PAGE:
• Pastels
  • Vivids
  • Earthtones

These four color palettes allow users to select from a wide variety of colors. The application can also add another palette, which becomes the default palette accessible to the user through this menu. (The other palettes still remain available.) Selecting a Color Using the Color Picker Model

In the context of the color mixing widget, the term current selection refers to the color to be used as the new color, unless the user performs some action to modify that color or selects another color.

When a user clicks and releases MB1 on a spectrum tile or interpolator tile, that color becomes the current selection, and the tile becomes highlighted, identifying it as the selected color.

The user can use the selected color without modification or can perform one or more of the following actions:

  • Use the interpolator to smear (blend) the selected color into the color of choice. The interpolator is particularly useful in the instance where the user has a particular color in mind, for example a shade of purple, but wants to see a range of purples before making a final selection.
  • Use the arrow buttons to make the color lighter or darker, warmer or cooler.
  • Switch to another color model and use the features of that model to modify the current selection. Using the Interpolator

Two paint buckets are used to load the interpolator with the color or colors to smear. First, the user clicks MB1 on a spectrum tile or interpolator tile. The color display widget displays the color of that tile. Clicking on a paint bucket then fills the interpolator end tile below it with the selected color. The user can fill both interpolator end tiles or one, in which case the color of the empty interpolator end tile defaults to white.

As an alternative to the paint buckets, the user can use an eyedropper to load the interpolator. Pressing and holding MB1 on a spectrum or interpolator tile, the original color tile, or the new color tile causes the pointer to become an eyedropper filled with the color of that tile. This eyedropper can then be moved to the interpolator and used to fill one of the two end tiles by releasing MB1. If the eyedropper is not positioned directly on one of the two end tiles, the closest end tile is filled with the eyedropper color.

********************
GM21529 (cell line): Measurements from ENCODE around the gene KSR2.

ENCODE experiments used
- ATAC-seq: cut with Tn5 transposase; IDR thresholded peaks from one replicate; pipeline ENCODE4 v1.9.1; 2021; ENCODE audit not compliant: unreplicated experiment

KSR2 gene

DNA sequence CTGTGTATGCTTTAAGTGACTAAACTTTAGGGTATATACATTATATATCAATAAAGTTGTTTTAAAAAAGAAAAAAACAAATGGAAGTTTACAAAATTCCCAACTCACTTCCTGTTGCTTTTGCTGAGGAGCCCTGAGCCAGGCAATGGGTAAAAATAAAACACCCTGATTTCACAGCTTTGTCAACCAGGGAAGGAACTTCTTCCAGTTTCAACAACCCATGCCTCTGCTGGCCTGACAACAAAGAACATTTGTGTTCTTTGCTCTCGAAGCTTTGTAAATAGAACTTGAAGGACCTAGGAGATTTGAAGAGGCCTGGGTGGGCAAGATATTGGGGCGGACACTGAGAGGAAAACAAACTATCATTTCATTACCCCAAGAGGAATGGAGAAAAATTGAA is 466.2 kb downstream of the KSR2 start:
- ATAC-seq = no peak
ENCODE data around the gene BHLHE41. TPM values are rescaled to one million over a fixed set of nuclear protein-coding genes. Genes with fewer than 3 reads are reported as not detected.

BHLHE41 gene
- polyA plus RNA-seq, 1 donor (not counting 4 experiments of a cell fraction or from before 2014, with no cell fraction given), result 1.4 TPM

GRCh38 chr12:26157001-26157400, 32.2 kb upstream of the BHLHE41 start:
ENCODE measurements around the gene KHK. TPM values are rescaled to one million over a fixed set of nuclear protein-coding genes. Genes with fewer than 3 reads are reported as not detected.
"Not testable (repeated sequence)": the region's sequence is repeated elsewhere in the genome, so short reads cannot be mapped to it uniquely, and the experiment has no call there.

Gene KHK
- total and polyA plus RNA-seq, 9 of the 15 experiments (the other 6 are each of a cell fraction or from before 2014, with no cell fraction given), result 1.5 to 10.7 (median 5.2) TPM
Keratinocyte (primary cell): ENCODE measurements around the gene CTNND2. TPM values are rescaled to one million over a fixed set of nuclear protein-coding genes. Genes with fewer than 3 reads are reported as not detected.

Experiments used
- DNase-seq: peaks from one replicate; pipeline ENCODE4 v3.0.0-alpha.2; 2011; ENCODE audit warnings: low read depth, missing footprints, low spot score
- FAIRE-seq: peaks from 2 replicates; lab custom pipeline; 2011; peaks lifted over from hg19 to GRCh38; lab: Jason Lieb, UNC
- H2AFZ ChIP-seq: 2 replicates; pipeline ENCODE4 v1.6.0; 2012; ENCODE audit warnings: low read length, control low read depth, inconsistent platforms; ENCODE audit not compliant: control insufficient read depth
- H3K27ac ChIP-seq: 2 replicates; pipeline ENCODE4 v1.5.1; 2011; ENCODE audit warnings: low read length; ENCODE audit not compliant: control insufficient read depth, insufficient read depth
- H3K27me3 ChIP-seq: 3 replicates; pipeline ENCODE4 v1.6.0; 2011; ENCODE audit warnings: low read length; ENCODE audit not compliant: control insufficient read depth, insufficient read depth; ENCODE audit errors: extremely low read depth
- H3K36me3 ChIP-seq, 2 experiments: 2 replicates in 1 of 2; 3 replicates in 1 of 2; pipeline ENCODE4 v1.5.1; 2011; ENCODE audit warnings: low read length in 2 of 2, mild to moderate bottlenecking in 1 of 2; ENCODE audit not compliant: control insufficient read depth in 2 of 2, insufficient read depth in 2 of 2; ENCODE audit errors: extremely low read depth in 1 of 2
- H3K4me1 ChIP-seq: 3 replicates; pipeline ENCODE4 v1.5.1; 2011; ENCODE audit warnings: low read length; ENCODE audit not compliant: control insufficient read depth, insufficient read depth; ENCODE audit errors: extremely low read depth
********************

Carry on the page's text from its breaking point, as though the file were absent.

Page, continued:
When the interpolator end points are filled with the selected colors, activating the smear button causes a linear interpolation between these two colors. The results of this interpolation appear in the central interpolator tiles. The new colors generated by this process can then be selected, picked up with the eyedropper, smeared, and so forth.

The warmer, cooler, lighter, and darker buttons apply changes to each tile in the interpolator array. The warmer button adds red to the color of each tile, while the cooler button adds blue. The lighter and darker buttons modify the lightness component of each interpolator tile.

The undo button is used to undo the last interpolator action, which can be a smear, the filling of an end tile, or the activation of one of the warmth or lightness adjustment buttons.

6.3.2 HLS Color Model

In the HLS (hue, lightness, saturation) color model, a color is specified by three characteristics: hue, lightness, and saturation. Hue is color. Lightness describes the intensity of the color, that is, the amount of the color. Saturation describes the purity of the color or how much the color is diluted by white.

HLS expresses hue as a continuous spectrum of values arranged in a circular pattern. Red appears at 0 degrees (and again at 360 degrees), magenta is at 60 degrees, blue is at 120 degrees, cyan is at 180 degrees, green is at 240 degrees, and yellow is at 300 degrees. HLS expresses the lightness or intensity of a color as a percentage between 0 and 100 percent. One hundred percent lightness creates white light; zero percent lightness creates black.

To support the HLS color model, the color mixer subwidget contains three scales that represent the ranges of hue, lightness, and saturation. The hue scale presents color values as a range between 0 and 360. The lightness and saturation scales present their values as a range of percentages between 0 and 100.

Figure 6-2 shows the components in a color mixing widget with the HLS color model selected.

Figure 6-2 Components of the Color Mixing Widget (HLS Color Model)